Release Date: Mar 29, 2011
Record label: Nettwerk
Genre(s): Electronic, Pop/Rock, Alternative/Indie Rock, Alternative Pop/Rock, Indie Rock, Club/Dance, Indie Electronic, Indie Pop, Dream Pop
Early on, Pitchfork contributor Stephen Troussé off-handedly described Ladytron as the second coming of Elastica. It was a good enough comparison for me to remember it a decade later. Like Elastica, Ladytron are a co-ed band built on detachment, androgyny, black clothing, and tons of hooks. Also like Elastica, they were dogged at the start as being vacant fashionistas photocopying the past.
Da Vinci was famed for many things. Technological ingenuity. Pioneering anatomical designs. ‘Quite good’ paintings. Side-splitting mother-in-law jokes. One lesser known fact is that Leo also drafted preliminary sketches outlining the four-stage lifecycle of the classic synth band. Today, we ….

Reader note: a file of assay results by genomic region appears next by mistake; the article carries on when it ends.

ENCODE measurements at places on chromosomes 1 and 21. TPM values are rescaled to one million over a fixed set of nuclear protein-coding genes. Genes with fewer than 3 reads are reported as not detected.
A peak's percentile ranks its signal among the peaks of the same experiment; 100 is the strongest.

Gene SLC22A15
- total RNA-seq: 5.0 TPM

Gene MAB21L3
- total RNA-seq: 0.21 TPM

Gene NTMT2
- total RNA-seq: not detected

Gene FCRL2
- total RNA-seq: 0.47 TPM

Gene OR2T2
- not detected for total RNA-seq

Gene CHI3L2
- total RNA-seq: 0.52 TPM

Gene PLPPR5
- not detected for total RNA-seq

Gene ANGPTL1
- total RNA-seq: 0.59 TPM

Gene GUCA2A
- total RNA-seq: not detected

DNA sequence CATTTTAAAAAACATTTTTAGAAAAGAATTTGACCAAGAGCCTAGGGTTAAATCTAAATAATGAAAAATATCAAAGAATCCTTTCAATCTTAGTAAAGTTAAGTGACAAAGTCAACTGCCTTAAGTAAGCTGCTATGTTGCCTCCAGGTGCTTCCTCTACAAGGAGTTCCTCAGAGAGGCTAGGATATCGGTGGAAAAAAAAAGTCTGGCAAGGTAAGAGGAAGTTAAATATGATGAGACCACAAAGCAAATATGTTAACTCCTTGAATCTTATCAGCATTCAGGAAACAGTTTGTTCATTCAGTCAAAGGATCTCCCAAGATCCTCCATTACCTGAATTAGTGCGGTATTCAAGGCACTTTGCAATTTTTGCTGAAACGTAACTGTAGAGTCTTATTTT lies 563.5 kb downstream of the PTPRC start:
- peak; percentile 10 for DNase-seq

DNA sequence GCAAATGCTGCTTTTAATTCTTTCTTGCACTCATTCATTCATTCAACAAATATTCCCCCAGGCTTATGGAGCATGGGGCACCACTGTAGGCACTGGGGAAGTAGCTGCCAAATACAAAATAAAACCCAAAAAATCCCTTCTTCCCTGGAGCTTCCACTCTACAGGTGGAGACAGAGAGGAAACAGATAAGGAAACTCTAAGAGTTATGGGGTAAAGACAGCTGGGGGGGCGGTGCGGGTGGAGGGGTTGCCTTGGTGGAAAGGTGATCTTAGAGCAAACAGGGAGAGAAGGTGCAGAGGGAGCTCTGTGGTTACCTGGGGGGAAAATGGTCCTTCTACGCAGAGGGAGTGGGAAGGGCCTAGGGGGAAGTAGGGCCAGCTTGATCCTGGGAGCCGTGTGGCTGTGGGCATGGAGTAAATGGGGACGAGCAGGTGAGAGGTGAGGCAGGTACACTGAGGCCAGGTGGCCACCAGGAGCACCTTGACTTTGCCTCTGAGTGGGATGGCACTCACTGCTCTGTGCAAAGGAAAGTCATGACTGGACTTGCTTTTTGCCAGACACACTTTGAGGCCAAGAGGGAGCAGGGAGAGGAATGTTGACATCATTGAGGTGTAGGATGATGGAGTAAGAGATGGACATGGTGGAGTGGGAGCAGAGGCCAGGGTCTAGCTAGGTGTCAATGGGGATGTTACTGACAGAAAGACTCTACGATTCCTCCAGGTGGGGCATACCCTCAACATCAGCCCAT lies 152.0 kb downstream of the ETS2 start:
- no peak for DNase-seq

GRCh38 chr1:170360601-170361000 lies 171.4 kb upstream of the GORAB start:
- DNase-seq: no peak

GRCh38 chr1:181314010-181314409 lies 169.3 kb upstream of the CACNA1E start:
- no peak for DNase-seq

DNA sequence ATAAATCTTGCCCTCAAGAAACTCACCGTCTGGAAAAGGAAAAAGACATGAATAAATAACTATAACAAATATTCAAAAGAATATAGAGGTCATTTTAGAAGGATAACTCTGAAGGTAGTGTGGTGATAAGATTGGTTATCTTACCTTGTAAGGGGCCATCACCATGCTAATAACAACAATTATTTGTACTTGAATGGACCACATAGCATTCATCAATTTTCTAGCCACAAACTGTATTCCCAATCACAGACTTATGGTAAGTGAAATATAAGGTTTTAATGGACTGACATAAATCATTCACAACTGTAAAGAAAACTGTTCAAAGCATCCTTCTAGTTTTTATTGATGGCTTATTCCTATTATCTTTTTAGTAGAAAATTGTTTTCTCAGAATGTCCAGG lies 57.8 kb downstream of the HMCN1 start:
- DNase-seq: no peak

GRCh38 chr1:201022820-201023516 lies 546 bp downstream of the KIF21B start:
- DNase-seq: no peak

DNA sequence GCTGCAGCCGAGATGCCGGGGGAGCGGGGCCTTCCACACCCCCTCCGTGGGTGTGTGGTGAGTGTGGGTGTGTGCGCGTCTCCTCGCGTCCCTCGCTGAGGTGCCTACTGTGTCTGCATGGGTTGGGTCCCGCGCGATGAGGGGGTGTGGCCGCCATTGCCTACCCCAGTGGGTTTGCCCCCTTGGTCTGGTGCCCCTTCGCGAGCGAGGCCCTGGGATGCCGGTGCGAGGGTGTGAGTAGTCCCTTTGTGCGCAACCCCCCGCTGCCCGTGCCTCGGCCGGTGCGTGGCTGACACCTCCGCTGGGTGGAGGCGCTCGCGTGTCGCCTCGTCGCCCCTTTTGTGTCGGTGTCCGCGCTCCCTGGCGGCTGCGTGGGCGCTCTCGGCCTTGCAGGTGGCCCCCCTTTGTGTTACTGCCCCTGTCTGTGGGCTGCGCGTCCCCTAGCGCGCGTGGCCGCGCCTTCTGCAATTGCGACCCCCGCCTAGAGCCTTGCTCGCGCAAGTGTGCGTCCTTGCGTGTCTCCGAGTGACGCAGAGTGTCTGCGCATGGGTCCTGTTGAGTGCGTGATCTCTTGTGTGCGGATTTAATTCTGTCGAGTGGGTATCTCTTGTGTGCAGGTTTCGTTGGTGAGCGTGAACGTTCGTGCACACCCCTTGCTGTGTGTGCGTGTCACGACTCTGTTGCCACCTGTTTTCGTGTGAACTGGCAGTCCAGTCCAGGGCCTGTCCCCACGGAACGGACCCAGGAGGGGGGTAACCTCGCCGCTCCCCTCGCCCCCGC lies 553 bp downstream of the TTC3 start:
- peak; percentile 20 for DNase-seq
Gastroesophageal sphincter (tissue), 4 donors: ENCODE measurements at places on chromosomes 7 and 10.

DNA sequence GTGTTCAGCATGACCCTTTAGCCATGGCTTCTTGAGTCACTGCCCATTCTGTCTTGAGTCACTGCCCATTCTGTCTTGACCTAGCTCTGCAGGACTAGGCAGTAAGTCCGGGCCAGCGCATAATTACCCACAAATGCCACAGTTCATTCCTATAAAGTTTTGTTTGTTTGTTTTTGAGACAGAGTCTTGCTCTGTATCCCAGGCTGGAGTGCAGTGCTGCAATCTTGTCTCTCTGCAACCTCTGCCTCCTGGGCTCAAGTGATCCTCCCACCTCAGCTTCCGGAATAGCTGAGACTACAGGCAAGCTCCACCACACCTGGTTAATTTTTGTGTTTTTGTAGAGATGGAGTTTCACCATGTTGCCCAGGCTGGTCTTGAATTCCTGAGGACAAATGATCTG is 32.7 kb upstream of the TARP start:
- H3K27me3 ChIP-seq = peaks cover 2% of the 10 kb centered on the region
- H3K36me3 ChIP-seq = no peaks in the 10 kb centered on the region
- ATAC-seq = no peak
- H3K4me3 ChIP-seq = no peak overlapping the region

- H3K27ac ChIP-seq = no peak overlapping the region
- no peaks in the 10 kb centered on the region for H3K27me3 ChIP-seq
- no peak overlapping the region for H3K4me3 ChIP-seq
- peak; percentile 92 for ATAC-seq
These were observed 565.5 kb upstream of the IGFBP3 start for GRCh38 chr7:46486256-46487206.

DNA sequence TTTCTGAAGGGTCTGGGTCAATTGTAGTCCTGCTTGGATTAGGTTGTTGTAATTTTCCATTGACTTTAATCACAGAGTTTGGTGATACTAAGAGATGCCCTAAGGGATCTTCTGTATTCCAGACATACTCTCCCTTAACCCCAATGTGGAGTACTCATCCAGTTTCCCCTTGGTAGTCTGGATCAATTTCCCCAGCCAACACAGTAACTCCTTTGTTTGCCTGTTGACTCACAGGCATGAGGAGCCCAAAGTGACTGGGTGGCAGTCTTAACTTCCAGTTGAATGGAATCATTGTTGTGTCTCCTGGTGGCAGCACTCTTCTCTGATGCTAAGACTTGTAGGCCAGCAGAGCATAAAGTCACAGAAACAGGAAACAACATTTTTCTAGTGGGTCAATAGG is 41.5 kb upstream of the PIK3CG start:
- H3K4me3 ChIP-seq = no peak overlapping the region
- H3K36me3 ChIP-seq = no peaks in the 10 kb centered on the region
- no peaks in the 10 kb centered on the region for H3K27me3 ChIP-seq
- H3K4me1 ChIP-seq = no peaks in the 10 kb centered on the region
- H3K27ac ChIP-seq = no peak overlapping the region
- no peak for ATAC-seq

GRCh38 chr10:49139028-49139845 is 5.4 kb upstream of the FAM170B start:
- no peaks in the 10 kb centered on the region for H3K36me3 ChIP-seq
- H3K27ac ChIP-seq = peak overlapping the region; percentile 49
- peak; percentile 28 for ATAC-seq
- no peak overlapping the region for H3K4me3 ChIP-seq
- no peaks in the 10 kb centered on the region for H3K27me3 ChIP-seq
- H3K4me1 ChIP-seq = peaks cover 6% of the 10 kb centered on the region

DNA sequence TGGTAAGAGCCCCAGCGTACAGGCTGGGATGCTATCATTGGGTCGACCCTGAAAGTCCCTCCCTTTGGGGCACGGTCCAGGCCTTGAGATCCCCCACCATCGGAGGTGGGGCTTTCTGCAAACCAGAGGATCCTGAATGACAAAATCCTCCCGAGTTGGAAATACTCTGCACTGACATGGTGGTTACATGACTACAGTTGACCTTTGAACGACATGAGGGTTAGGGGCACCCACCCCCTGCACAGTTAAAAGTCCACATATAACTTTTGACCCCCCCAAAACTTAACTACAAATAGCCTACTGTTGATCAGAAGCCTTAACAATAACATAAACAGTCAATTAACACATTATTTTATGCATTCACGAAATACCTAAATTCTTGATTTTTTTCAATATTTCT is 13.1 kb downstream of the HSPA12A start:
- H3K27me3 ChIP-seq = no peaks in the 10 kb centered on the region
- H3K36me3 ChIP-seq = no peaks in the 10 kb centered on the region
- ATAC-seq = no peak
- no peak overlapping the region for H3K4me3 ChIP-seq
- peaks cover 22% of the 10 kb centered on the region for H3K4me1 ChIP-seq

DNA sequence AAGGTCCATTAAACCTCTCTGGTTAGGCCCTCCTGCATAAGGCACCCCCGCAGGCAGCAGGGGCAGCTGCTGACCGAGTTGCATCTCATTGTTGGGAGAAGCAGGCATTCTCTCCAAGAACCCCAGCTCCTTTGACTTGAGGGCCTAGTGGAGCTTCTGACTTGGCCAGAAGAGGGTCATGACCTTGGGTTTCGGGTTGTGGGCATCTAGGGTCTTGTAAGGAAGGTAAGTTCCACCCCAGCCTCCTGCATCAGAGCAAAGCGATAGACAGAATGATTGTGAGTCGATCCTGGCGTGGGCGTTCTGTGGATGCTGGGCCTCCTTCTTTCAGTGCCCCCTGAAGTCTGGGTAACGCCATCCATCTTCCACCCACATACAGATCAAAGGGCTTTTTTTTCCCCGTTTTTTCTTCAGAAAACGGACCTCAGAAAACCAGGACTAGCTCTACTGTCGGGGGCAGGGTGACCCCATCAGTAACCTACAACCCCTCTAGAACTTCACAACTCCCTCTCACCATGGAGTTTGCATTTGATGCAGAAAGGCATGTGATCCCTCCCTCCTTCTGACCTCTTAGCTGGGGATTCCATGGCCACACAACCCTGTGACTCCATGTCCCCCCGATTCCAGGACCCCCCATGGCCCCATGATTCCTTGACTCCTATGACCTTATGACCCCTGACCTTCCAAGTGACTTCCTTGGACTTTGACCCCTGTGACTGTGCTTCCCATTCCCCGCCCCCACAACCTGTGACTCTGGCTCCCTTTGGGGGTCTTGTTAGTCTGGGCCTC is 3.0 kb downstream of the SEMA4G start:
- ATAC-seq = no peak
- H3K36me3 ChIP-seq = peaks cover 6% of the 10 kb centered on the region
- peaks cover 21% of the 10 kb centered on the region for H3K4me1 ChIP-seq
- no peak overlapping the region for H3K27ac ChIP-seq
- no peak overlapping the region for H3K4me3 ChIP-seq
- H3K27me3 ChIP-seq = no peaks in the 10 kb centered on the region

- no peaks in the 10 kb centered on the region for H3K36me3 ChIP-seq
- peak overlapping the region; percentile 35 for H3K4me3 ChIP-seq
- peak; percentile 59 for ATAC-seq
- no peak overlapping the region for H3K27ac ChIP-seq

During the 2000s, Ladytron carved out an intriguing niche for themselves in the electro-pop world, forging innocent indie pop melodies with electronics that were by turns nostalgic and menacingly futuristic. This straightforwardly named set presents nearly every standout moment from the band’s albums in a thoughtful mix that lets each album’s sound come through while also contributing to the overall flow. Because Ladytron’s approach is so distinctive -- due in part to the complementary styles of vocalists Helen Marnie and Mira Aroyo, and also to the way the band incorporated everything from shoegaze to darkwave to chiptune into its sound -- the band’s earliest work is as fresh as its later music.